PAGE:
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Rolls-Royce thinks small to power jobs

Rolls-Royce believes a plan to build a fleet of small modular reactor power stations will create 6,000 jobs in the UK within the next five years.

The engineering company, which has a base in Barnwood, heads up the UK SMR Consortium which is calling on the Government to make a clear commitment to build the 16 power stations over the next 20 years.

Rolls-Royce said the power stations will help secure the UK's net zero commitments and position the UK to secure exports of at least £250billion.

Up to 80 per cent of the components will be made in factories before being transported to existing nuclear sites for rapid assembly inside weatherproof canopies.

As well as a further 34,000 long-term jobs by the mid-2030s, the power stations will also provide low carbon energy to produce net zero synthetic aviation fuels and hydrogen.

UK SMR Consortium interim chief executive Tom Samson said: "We have developed a manufacturing and assembly process that will make reliable, low carbon nuclear power affordable, deliverable and investable.

"By creating a factory-built power station that rolls off the assembly line we have radically reduced many construction risks associated with new nuclear power stations; and by using proven nuclear technology alongside standardised and simplified components, we make it much more cheaply.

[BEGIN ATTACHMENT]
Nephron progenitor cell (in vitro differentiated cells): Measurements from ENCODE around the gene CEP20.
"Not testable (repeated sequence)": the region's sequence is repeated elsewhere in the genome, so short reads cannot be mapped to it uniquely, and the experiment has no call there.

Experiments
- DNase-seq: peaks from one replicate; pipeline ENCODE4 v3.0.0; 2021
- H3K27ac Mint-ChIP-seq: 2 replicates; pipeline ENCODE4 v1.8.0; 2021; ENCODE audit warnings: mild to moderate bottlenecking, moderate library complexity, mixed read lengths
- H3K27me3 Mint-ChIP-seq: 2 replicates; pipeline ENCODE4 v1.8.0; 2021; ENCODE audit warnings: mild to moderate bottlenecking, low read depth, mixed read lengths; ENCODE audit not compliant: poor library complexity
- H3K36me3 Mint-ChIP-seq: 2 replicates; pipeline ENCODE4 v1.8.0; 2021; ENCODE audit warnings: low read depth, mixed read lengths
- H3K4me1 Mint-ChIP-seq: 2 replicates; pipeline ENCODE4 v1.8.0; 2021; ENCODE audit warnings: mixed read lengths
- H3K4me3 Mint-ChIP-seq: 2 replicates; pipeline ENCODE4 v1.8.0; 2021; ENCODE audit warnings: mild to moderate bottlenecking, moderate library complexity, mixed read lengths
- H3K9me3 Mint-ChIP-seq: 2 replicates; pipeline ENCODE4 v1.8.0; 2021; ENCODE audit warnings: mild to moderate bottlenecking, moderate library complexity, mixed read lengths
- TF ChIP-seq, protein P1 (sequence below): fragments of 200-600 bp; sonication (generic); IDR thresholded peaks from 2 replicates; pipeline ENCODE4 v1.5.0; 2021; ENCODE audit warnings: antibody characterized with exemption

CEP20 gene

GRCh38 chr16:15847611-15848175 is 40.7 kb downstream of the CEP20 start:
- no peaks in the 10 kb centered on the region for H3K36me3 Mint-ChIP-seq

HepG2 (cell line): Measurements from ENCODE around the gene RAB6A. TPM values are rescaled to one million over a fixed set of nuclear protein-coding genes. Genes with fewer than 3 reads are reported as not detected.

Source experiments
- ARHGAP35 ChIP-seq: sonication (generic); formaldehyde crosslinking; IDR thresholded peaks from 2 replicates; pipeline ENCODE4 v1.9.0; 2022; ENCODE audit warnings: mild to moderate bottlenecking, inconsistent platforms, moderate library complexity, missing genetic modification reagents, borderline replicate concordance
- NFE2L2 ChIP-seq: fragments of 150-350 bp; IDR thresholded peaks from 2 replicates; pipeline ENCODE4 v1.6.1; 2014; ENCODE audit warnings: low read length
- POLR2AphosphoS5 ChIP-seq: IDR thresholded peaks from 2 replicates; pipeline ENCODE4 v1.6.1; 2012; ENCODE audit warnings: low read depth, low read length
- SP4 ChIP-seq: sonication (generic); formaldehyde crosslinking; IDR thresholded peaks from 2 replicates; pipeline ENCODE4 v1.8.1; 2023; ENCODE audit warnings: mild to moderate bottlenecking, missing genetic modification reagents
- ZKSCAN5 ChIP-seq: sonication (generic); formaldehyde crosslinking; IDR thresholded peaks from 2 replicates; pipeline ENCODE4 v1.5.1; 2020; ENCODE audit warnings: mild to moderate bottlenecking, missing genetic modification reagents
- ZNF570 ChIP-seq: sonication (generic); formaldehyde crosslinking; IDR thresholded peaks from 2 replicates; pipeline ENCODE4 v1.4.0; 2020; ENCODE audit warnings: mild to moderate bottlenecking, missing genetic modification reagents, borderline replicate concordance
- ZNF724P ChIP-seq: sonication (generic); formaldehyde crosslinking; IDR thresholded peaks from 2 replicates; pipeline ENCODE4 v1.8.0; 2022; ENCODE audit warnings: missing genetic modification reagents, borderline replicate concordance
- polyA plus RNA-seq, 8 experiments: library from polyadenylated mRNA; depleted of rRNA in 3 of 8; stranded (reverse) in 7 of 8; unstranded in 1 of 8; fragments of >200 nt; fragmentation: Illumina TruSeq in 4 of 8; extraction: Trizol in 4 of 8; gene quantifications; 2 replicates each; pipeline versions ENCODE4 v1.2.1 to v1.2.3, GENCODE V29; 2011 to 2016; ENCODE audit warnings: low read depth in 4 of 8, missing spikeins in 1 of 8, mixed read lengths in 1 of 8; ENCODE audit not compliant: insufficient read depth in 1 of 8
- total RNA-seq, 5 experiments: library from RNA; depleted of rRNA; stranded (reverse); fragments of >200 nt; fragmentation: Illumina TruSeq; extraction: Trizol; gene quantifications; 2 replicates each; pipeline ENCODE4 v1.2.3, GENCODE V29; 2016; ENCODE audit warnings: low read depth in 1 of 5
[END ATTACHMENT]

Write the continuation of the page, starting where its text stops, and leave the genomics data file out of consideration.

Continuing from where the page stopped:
"Our consortium combines decades of nuclear experience and pioneering world-class manufacturing expertise. We represent the strength that UK industry has to offer in our fight against climate change."

The other members of the consortium are Assystem, Atkins, BAM Nuttall, Jacobs, Laing O'Rourke, National Nuclear Laboratory, Nuclear Advanced Manufacturing Research Centreand TWI.

He said: "The UK SMR Consortium presents the UK with a domestic nuclear energy solution for the first time in a generation with a product that is engineered, designed and manufactured in the UK.

"This creates a unique opportunity to revitalise the UK's industrial base and paves the way for the future commercialisation of advanced reactor solutions, including fusion technology."

US power giant Exelon Generation has agreed to pursue the potential to operate compact nuclear power stations in the UK and internationally while Czech Republic power entity CEZ has signed up to see how it could be used in its domestic programme.

The current phase of the programme has been jointly funded by all consortium members and UK Research and Innovation.

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